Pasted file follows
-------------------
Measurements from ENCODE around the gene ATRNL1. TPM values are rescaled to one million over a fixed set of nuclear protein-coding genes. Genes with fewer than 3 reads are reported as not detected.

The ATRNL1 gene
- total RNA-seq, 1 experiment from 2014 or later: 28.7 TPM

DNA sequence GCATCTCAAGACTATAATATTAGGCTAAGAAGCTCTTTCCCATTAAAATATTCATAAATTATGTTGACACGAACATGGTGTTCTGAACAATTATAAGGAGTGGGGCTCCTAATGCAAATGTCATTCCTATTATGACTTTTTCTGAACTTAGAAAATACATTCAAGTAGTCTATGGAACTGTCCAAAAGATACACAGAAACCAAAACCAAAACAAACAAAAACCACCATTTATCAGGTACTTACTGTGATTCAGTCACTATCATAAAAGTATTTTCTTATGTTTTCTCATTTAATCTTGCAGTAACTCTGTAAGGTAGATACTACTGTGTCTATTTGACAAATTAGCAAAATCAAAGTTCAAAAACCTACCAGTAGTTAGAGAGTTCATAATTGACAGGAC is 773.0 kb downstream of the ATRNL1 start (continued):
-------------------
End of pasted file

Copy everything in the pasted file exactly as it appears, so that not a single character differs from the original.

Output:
Measurements from ENCODE around the gene ATRNL1. TPM values are rescaled to one million over a fixed set of nuclear protein-coding genes. Genes with fewer than 3 reads are reported as not detected.

The ATRNL1 gene
- total RNA-seq, 1 experiment from 2014 or later: 28.7 TPM

DNA sequence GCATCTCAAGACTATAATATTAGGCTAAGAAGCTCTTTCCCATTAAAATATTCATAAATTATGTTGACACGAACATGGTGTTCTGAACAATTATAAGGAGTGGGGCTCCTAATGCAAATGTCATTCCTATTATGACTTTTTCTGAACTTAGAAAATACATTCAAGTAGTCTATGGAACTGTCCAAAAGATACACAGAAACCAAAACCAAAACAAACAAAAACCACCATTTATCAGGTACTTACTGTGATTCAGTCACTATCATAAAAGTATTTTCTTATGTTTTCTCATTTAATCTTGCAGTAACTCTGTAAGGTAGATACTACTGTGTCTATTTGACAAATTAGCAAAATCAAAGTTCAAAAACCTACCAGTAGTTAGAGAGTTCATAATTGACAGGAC is 773.0 kb downstream of the ATRNL1 start (continued):